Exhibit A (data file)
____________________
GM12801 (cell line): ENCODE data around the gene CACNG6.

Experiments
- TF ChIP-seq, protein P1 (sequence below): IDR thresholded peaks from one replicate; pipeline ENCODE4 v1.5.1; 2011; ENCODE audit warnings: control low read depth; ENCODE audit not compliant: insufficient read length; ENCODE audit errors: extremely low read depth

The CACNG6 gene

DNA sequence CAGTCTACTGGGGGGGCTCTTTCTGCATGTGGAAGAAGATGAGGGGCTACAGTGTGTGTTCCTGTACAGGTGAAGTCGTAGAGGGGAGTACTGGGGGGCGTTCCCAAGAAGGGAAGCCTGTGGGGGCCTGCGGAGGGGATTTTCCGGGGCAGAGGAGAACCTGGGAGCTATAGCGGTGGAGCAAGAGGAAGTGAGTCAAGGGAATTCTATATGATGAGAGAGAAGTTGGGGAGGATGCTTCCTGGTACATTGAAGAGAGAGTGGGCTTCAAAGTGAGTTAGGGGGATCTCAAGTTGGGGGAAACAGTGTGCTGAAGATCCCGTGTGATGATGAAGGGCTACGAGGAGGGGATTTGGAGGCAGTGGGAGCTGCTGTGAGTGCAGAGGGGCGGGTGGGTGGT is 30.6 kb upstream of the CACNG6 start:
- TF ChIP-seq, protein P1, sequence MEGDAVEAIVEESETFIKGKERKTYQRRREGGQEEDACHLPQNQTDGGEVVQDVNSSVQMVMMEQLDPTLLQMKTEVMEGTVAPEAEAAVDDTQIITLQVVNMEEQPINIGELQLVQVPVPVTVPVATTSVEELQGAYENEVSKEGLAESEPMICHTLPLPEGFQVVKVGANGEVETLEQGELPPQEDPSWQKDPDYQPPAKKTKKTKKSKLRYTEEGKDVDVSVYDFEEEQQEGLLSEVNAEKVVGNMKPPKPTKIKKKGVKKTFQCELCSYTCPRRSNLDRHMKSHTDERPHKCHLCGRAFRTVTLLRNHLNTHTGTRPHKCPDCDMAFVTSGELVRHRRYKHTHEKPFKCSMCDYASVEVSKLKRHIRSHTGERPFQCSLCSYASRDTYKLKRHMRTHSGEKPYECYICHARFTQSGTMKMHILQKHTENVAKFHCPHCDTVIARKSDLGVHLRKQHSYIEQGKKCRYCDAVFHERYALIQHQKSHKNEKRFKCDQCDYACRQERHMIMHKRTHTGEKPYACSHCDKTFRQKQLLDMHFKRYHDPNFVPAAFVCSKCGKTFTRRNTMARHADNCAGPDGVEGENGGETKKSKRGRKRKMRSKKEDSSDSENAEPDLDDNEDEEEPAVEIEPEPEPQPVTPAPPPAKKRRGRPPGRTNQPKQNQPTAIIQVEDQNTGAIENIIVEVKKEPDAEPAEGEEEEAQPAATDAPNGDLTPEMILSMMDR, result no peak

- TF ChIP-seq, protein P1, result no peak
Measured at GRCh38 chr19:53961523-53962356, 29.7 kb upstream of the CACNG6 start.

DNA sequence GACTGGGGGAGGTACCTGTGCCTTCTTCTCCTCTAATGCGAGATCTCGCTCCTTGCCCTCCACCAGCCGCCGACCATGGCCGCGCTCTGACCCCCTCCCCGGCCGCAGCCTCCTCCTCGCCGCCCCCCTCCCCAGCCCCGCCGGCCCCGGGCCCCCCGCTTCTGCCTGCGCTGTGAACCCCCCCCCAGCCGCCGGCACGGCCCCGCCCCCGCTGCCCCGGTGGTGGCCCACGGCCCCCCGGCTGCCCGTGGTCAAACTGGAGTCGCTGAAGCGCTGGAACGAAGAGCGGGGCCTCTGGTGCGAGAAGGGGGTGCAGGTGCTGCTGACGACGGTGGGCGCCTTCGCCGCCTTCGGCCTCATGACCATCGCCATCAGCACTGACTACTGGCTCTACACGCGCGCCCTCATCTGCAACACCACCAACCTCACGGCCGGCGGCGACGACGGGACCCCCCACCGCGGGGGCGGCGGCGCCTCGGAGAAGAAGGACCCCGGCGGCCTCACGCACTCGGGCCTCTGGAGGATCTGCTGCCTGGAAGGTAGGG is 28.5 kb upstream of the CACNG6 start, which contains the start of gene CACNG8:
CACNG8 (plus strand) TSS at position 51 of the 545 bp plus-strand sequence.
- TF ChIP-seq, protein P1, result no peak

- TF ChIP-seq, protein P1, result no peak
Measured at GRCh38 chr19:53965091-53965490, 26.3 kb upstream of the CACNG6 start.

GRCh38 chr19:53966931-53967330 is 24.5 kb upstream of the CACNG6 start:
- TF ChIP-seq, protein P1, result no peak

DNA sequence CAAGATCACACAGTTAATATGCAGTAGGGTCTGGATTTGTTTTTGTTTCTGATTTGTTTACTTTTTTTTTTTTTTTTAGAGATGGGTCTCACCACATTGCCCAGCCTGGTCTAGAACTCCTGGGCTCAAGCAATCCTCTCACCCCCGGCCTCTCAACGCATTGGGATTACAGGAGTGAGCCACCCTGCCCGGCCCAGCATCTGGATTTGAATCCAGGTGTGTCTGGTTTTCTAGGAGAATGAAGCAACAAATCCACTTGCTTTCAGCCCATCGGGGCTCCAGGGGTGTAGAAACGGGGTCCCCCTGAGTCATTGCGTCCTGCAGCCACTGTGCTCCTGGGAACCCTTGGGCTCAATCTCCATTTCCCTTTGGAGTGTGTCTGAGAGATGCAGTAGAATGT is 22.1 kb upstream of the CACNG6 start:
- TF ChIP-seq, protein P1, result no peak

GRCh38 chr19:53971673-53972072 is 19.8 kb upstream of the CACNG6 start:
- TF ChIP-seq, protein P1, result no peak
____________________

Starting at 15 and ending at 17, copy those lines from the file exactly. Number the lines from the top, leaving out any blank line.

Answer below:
- TF ChIP-seq, protein P1, result no peak

DNA sequence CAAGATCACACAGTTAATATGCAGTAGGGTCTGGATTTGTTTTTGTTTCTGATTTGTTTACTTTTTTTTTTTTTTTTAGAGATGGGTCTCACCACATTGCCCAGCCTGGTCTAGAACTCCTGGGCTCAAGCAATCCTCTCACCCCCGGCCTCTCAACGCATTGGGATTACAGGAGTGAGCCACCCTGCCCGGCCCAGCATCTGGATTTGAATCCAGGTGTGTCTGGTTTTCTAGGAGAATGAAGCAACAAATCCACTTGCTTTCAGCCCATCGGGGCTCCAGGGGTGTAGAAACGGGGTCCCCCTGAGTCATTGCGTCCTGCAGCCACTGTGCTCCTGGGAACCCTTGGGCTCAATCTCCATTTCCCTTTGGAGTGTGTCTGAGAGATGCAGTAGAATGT is 22.1 kb upstream of the CACNG6 start:
- TF ChIP-seq, protein P1, result no peak